We are now, simply, Redis
So far we’ve built a server to serve the streamed messages; now it’s time to filter through
the messages for streaming. We filter the messages so that a client making a request
only sees the messages they’re interested in. Though our social network may not have
a lot of traffic, sites like Twitter, Facebook, or even Google+ will see tens to hundreds of
thousands of events every second. And for both third parties and ourselves, the cost of bandwidth to send all of that information can be quite high, so only sending messages
that match up is important.
In this section, we’ll write functions and classes that will filter posted messages to
be streamed to clients. These filters will plug into the streaming web server we wrote
in section 8.5.2. As I mentioned at the beginning of section 8.5, we’ll support random
sampling of all messages and access to the full firehose, as well as filtering for specific
users, words, and the location of messages.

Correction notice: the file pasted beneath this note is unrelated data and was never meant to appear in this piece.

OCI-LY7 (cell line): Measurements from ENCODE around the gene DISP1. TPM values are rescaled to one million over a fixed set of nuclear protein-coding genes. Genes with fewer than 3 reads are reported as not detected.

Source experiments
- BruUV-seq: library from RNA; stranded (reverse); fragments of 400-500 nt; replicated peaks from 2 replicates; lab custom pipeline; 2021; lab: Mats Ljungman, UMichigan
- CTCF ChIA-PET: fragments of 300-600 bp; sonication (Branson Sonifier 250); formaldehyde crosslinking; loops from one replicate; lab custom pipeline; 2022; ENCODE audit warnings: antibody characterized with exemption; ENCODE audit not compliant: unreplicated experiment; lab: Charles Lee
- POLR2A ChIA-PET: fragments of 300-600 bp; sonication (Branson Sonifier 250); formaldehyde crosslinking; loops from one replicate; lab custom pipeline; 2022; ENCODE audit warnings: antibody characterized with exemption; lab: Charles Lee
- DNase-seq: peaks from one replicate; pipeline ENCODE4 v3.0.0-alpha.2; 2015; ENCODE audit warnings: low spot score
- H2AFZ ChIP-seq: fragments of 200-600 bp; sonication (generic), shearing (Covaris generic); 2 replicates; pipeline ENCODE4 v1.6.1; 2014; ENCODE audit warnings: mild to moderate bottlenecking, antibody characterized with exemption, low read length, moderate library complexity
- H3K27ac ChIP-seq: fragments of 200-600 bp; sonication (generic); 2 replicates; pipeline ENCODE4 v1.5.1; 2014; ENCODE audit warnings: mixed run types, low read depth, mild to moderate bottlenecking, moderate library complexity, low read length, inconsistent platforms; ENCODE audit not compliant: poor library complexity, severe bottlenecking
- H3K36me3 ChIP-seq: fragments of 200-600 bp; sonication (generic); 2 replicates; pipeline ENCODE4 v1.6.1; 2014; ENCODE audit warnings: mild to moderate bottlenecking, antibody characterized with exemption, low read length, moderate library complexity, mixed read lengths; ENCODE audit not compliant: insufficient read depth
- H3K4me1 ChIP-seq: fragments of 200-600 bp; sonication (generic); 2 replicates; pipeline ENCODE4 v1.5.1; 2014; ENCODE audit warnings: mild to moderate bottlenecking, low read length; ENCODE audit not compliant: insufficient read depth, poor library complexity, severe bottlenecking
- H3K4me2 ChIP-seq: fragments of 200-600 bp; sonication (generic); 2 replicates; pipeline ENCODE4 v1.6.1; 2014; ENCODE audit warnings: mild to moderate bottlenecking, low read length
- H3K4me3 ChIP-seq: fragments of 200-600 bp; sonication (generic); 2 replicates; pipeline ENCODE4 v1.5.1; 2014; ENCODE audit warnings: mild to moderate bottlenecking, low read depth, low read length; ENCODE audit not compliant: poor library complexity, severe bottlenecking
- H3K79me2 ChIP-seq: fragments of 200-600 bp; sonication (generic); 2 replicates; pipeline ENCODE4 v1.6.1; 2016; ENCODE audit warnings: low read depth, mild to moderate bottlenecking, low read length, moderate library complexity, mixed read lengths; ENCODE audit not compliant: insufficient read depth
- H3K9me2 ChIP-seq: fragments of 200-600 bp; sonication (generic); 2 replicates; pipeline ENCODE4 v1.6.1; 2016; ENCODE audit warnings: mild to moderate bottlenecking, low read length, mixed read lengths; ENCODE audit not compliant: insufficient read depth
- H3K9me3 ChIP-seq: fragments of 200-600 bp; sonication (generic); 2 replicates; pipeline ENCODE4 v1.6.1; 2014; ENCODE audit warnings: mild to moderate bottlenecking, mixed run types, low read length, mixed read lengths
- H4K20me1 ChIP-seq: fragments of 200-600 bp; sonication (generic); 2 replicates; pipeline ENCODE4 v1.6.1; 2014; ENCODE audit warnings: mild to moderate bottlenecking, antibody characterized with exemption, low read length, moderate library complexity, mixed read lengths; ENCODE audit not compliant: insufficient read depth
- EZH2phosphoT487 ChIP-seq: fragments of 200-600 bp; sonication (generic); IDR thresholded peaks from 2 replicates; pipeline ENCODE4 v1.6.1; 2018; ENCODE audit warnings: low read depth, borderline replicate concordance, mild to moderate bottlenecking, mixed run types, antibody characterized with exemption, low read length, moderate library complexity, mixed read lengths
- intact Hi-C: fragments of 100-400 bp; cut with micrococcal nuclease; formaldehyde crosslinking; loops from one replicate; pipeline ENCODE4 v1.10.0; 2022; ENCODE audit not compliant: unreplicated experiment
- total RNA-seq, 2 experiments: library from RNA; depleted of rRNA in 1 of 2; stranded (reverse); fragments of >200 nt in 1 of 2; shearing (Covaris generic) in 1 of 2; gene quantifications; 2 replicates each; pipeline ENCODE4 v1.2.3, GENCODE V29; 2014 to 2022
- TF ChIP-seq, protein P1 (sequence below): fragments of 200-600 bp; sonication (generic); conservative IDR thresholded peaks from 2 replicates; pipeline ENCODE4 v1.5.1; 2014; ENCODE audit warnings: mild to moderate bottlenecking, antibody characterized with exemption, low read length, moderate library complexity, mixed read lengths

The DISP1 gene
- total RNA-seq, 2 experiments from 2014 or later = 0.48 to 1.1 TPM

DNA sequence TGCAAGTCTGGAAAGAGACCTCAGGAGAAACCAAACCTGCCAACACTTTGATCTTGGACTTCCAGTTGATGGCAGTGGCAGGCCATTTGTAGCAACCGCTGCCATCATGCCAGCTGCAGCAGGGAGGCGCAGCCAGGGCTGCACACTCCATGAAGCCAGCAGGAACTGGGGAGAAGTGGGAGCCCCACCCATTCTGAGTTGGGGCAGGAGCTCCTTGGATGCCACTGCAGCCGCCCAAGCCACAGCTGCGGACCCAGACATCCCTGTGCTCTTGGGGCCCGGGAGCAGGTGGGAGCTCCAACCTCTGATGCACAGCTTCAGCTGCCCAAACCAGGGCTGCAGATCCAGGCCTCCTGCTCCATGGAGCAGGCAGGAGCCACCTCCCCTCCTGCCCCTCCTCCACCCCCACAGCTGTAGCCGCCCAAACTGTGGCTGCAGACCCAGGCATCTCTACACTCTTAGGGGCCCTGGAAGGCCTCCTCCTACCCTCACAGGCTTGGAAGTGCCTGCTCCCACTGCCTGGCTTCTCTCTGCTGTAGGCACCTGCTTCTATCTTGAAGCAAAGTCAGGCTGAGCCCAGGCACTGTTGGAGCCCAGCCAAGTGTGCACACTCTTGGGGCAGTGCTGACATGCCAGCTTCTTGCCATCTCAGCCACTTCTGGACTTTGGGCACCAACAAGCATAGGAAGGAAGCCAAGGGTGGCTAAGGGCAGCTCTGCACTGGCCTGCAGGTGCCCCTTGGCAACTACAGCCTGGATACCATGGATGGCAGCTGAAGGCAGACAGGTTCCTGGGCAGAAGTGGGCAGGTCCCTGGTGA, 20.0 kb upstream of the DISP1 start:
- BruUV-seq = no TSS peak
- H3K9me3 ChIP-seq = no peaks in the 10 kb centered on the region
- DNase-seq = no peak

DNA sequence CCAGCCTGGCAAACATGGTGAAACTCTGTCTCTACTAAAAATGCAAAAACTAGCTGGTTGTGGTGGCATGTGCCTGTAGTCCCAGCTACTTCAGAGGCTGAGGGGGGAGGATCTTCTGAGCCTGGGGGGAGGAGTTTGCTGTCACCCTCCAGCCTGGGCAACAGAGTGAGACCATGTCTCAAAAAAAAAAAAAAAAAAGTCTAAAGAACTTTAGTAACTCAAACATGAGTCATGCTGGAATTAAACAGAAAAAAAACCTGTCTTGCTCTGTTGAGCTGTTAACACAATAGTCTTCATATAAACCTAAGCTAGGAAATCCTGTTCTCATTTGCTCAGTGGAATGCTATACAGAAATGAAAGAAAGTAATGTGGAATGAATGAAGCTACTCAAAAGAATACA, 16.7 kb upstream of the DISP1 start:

As mentioned way back in chapter 3, we’ll use Redis PUBLISH and SUBSCRIBE to implement at least part of the streaming functionality. More specifically, when users post messages, we’ll PUBLISH the posted message information to a channel in Redis.
Our filters will SUBSCRIBE to that same channel, receive the message, and yield messages that match the filters back to the web server for sending to the client.
Before we get ahead of ourselves, let’s first update our message posting function from
section 8.1.2 and message deletion function from section 8.4 to start producing messages
to filter. We’ll start with posting in the next listing, which shows that we’ve added
a line to our function that sends messages out to be filtered.
All it took was one more line to add streaming support on the posting side. But what about
deletion? The update to status message deletion is shown in the following listing.
At first glance, you’re probably wondering why we’d want to send the entire status
message that’s to be deleted to the channel for filtering. Conceptually, we should only
need to send message-deleted information to clients that received the status message
when it was posted. If we perform the same filtering on deleted messages as we do on
newly posted messages, then we can always send message-deleted notifications to
those clients that would’ve received the original message. This ensures that we don’t
need to keep a record of the status IDs for messages sent to all clients, which simplifies